Castle Story case study: The importance of the community
Sauropod Studio was founded by two game design graduates from Université de Québec à Montréal, François Alain and Germain Couët. Castle Story was originally conceived as their final graduating project. Shortly after graduating, the pair decided to make a go of fully developing and publishing the game and Sauropod Studio was officially born. In January 2012, after posting a video demonstration on Reddit that received an overwhelming positive response from the online community, François and Germain made the decision to work on Castle Story full-time. Over a year and a half later, and following a hugely successful crowdfunding campaign on Kickstarter, the company boasts a team of six people (including the two founders).
All projects need funding. When the founders of Sauropod Studio made the decision to work on Castle Story full-time, they soon realized that they would need to finance the project – and to support themselves while they developed it. When they looked at their available financing options, crowdfunding looked to be the only viable option for two new independent game developers financing a small, relatively obscure independent game.
The duo was also attracted to crowdfunding because they were determined to maintain full creative control and ownership of Castle Story. Accordingly, they were wary of involving a publisher or other formal investor who might demand to have a say in creative decision-making – and then take a share of the profits. Rather, they wanted their only stakeholders to be the game’s audience. In this way, if the game was unsuccessful they would have peace of mind knowing it was not the result of some third-party demand and that they had let the product speak for itself.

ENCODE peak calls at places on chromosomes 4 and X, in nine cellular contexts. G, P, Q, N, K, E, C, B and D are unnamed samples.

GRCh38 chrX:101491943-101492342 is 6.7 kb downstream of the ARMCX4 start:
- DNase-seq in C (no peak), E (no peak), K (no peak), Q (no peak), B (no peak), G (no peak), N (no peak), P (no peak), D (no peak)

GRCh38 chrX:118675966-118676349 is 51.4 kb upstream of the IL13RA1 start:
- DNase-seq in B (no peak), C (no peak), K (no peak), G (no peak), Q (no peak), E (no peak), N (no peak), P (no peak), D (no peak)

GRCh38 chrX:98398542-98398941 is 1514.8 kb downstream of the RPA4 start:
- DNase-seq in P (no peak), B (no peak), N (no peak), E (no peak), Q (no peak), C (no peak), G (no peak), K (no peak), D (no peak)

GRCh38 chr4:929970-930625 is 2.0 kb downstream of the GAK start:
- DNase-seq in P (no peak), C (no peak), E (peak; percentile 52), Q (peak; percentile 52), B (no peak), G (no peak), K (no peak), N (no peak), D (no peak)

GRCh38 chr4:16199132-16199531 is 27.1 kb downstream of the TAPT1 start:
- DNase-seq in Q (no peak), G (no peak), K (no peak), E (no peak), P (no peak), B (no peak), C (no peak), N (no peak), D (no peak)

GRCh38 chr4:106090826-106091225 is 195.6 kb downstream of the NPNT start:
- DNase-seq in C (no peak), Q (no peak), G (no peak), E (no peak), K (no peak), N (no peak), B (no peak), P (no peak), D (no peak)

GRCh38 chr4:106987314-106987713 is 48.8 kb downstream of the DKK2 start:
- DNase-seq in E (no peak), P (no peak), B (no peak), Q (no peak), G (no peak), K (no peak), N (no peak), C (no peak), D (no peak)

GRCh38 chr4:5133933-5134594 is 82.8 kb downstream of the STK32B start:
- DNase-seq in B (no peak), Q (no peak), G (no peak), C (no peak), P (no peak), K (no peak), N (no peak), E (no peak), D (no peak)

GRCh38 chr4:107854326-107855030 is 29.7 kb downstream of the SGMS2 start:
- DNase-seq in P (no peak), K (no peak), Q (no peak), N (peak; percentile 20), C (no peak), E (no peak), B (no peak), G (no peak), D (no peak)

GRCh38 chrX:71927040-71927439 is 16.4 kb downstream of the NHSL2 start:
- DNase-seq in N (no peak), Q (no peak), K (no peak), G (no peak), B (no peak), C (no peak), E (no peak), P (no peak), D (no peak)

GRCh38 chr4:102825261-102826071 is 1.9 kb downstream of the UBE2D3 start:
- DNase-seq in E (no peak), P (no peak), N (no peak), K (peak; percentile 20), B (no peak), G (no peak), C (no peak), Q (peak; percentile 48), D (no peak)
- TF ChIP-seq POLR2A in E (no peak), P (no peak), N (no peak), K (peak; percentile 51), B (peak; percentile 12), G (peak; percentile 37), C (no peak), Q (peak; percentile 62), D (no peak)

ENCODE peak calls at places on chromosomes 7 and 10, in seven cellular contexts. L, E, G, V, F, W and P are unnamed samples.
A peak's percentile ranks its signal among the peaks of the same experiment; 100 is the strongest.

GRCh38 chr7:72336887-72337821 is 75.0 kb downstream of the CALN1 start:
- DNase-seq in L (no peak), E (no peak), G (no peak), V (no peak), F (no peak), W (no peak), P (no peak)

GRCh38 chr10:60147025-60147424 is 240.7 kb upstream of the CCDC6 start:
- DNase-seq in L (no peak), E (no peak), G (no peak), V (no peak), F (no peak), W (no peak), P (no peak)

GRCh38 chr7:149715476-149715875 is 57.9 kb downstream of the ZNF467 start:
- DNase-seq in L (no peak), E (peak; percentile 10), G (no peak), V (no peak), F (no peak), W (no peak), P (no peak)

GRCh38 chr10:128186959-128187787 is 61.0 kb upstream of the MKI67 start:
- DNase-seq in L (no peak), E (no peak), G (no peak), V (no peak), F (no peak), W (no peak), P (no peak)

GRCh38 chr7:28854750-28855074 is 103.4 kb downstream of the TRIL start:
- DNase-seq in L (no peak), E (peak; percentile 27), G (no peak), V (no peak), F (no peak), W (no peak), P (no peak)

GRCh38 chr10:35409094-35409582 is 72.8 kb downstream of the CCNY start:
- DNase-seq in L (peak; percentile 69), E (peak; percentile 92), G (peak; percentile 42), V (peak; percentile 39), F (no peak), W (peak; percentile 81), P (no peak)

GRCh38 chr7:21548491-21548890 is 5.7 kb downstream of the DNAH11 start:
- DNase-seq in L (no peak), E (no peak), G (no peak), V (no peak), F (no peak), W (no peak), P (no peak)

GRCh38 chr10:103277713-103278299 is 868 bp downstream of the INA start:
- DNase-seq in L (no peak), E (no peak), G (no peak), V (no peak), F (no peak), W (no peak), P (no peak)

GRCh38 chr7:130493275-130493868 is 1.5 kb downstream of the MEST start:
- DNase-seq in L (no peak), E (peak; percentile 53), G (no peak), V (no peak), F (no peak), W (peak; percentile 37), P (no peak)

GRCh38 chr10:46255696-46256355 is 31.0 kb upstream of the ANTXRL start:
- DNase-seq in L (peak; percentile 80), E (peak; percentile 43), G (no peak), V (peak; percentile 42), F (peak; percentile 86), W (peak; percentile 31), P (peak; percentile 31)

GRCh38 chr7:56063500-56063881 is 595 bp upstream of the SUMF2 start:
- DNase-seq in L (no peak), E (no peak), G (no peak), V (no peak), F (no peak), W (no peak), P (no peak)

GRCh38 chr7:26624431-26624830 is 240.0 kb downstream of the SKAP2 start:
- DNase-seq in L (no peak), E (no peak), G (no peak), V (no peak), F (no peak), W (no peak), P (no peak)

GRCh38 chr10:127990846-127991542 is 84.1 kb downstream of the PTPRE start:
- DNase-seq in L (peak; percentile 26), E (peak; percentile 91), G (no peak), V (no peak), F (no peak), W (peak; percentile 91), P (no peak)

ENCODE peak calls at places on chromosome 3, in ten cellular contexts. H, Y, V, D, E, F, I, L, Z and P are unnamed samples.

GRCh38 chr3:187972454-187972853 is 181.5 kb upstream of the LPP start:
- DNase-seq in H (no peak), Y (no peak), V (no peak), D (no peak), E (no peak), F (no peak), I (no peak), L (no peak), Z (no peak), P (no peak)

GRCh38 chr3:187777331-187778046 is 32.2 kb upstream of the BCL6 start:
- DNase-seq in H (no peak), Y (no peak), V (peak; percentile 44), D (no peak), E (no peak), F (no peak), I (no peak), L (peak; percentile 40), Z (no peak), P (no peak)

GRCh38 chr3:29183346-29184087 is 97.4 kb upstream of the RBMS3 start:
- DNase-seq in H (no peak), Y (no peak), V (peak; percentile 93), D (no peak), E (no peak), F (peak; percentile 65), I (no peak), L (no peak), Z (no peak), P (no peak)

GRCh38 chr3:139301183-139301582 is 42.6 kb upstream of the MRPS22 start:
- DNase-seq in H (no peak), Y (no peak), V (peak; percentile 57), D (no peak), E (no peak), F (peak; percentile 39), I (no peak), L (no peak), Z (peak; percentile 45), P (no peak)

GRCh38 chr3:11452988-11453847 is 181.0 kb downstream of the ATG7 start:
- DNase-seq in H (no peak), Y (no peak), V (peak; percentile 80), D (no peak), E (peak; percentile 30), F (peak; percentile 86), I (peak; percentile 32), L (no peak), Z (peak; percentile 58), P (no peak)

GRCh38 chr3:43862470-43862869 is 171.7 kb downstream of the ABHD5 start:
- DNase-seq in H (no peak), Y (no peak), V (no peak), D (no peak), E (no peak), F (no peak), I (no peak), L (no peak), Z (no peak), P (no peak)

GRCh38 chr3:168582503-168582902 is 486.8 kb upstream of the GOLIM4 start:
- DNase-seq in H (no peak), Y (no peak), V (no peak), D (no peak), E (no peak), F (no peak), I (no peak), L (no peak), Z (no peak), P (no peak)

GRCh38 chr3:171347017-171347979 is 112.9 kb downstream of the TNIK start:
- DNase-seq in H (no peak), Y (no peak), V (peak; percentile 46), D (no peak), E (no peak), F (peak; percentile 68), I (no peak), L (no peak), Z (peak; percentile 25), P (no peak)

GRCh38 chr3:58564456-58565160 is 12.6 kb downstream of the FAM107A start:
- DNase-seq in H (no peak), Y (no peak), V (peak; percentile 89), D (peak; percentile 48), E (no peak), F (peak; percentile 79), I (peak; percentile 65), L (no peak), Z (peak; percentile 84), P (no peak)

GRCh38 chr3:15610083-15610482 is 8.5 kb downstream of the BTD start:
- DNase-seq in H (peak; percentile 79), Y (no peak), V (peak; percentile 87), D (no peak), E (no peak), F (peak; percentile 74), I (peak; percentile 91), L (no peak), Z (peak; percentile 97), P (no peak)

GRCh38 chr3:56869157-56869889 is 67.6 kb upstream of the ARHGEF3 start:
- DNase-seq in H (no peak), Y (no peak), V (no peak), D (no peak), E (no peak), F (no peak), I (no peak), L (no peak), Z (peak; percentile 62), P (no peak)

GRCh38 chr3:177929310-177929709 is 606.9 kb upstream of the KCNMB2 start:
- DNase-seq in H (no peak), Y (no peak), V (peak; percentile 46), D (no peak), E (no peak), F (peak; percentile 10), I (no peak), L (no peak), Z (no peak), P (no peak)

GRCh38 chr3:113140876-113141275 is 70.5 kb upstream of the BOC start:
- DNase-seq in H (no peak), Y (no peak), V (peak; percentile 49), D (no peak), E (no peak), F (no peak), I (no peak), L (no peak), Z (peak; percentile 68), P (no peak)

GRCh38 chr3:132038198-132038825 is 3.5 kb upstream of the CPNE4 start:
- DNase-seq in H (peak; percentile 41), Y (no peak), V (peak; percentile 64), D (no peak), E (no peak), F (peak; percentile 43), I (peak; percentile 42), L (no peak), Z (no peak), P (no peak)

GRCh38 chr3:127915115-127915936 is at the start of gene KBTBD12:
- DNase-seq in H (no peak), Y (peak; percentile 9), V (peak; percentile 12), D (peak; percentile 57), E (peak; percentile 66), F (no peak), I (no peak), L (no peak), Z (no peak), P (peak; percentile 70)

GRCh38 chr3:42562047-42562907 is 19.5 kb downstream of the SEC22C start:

Starting in January 2012, the team at Sauropod began the six-month long process of preparing to launch their Kickstarter campaign. This process included developing a workable prototype of the game that would, in turn, allow them to produce a compelling demo video. During this period, the team undertook a 4-month administrative process to set up an account with Amazon Payments and get the project accepted by Kickstarter.
During the process of preparing for their crowdfunding campaign, François and Germain had to develop skills and knowledge related to the administrative and legislative steps required to set up a Kickstarter campaign, and to manage an online community. In the end, Sauropod opted to hire an online community manager to help them manage the volume of community engagement they faced both during and since the close of the Kickstarter campaign.
That up-front time investment was well rewarded. Within five hours of launching, the campaign had already reached its $80,000 funding goal. On the second day of the campaign the project had already raised just shy of $200,000. By the end of the 30-day campaign the project had raised over $700,000, about 878% of the original funding goal.
Analysis: Building a Supportive Community
What does Sauropod’s experience indicate, more generally, about how one can maximize the chances for a successful crowdfunding campaign? Aside from offering a unique and compelling product, this case study shows that the success of the crowdfunding campaign is closely linked to building and maintaining momentum about the project and the campaign. Indeed, Sauropod’s success is in line with recent academic work that suggests that the “social capital” and “preparedness” of a campaign and its founders have a profound impact on the chances of a project’s success.